Oh and don’t forget that infrastructure is not the only thing that’s developing – the huuuuman population is growing too! Originally, the National Physical Plan (approved in 2005), predicted that Negeri Sembilan was expected to face water shortage by 2010, Penang and Melaka by 2020, then Selangor and Perlis by 2050. These predictions were based on the carrying capacity (a.k.a. growth limit) for townships, and water supply was supposed to be sufficient for that carrying capacity.
The townships in PJ had a carrying capacity of 250,000 at the time. Then 2013 rolled along and PJ reached a population of 600,000, more than double the planned carrying capacity – summary… Demand > Supply. Ooops, we did it again.
So there you have it, it is indeed human fault to the greater extent rather than nature’s… heh… hehe… heh. Now, who better to clean up our mess, than us?
This is the rakyat speaking, how may we help you?
You might think, I’m one person, how much of a difference can I make? Hoi, if everybody thinks like that then we all might as well tutup kedai, go lie under a rock together and wait to die. Jom, let’s all reduce, reuse, recycle water and be amazed at how much H2O we can save at the end of the day!
1. Turn that tap off
Common sense jugak will tell you to turn the tap off while you are soaping your hands or brushing your teeth. Turn it back on only when you’re ready to rinse. Apply the same concept in the kitchen when you are washing dishes and you will be a friend to the environment.
2. Maximise laundry
Save dirty clothes until you have a nice big pile before doing the laundry to conserve water. If your clothes are clean, hang them up for another day, especially pyjamas. These days with air-conditioning you stand a pretty good chance of not grossly sweating into your clothes. If you claim got sweating condition and doctor’s letter then you win lor :-s
3. Reuse waste water
Collect waste water from your bath, bubbles and all, so that you can reuse it for mopping floors or wiping windows or washing toilets and cars. Captain Planet would be proud!
4. Low-flow is eco
We even found advice that’s proooobably not going to hit it off big with everyone. One user rhymes it this way: “If it’s yellow, let it mellow. If it’s brown, flush it down”. What she’s really trying to say, is that…………….. tchh…. tchhhhhhhhhh. Sorry, please try again never!
Alternatively, use the low flush if it’s just pee, since these days most porcelain thrones in public and even in some homes have dual flushes. In fact if your low flush pressure is strong enough, you can even use it for Number 2 – hey, there are no rules here.
And why limit conservation habits to the toilet? If your washing machine koyak adi, time to replace it with one of those high efficiency machines that save water and energy. To the home appliance dopes among you, fret not. Just approach shop staff (usually they’re the ones in uniform), tell them you’re a Planeteer and show them your ring and ask for help.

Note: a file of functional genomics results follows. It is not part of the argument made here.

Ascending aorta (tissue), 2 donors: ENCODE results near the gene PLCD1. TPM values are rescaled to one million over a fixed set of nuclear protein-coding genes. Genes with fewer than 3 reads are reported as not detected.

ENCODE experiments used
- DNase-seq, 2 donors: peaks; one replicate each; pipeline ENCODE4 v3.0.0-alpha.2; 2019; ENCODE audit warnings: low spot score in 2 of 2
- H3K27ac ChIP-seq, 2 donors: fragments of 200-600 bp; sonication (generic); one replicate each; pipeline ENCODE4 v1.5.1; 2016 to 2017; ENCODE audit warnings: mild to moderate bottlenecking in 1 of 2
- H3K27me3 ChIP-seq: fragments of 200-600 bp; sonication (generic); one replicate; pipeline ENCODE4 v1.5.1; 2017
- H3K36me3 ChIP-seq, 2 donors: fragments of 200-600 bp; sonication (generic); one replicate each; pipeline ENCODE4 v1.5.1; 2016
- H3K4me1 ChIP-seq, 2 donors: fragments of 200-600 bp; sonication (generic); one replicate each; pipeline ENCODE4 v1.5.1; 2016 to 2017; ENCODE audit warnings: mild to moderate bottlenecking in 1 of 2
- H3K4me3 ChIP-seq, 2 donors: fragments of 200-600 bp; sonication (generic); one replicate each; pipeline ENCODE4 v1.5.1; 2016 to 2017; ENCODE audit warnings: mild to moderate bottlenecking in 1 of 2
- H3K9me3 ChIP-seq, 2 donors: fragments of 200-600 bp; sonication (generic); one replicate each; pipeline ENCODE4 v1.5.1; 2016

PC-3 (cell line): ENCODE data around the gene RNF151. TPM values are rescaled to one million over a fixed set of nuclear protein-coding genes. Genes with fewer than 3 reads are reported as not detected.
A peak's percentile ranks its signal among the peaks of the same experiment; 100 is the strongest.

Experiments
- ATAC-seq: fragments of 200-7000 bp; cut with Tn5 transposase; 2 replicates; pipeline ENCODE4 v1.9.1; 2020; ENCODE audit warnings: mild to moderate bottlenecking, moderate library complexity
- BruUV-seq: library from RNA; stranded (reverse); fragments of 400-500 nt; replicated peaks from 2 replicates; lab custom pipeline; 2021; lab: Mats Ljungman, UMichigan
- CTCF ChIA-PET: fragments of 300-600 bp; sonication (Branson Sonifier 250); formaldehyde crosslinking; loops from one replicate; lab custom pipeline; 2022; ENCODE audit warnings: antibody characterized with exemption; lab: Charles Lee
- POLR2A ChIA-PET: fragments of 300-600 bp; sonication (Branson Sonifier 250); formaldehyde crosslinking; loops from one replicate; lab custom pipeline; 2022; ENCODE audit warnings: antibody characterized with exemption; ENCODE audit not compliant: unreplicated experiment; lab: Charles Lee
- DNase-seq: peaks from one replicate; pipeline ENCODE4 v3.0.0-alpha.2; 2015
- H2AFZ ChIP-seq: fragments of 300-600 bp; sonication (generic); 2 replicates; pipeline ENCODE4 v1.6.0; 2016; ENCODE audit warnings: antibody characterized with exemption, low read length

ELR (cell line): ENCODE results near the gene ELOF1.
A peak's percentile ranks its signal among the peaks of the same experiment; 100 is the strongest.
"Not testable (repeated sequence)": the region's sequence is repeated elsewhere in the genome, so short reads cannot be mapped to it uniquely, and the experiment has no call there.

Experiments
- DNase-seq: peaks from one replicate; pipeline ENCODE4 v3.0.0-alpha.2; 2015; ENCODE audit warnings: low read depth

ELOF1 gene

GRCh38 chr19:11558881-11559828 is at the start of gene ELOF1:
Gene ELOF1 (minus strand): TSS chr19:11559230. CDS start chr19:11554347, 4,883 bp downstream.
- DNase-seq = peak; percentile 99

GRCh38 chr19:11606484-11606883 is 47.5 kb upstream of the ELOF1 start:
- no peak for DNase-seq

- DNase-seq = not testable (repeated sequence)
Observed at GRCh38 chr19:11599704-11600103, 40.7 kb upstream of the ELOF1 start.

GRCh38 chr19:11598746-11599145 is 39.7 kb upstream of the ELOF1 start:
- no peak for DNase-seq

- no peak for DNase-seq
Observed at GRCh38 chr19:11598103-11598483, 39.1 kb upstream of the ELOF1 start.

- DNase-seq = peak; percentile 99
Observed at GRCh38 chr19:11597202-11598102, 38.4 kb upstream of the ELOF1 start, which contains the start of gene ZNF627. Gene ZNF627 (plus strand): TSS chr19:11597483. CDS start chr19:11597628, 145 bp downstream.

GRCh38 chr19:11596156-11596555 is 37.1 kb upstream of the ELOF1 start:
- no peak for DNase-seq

5. Check plumbing for leaks
It’s good practice to routinely check your plumbing. To know if there are any in the supply pipe, turn off the stop tap inside your property. If the metre continues running then go to Syabas and make some noise. Next, check your indoor plumbing – turn the stop tap back on, but every other tap in the house off. If the metre still runs then call a plumber and make some noise.
6. Ease up on car wash
Actually this one’s kinda mandatory now because the state has just decreed that all car wash centres can only operate six hours a day and all illegal ones be shut down (wait, it takes the water crisis excuse to start cracking down on illegits?). So it’s time to make each wash last, guys. You know what you can do? Park in sheltered lots (i.e. avoid parking under trees with lots of birds) and clean only the windshield and mirrors. Aiya, windshield and mirrors clean boleh pass la.
7. Catch water thieves
If you dream of being the resident Batman, doing something heroic, maybe even getting your picture in the newspaper, then watch out for any rogue pipe connections around the neighbourhood, coz the appearance of an unfamiliar pipe could mean someone is tapping water. Or everyone just be responsible to check your own premises, so that the police hotline won’t be ringing off the hook with reports of creepy neighbour stalkers.
Progress is a great thing, no doubt, and as we urbanise our state, Selangorians need to become a responsible rakyat. If we work alongside the authorities, playing our part in individual homes, our combined efforts would be better than if we just left it to “someone else” to solve the problem. Sure, it may not come easy at first, but if you consciously practice good conservation habits, you’ll soon take to it like a duck to water.
Selangor Water Saga, coming to cinemas near you. Watch the trailer here.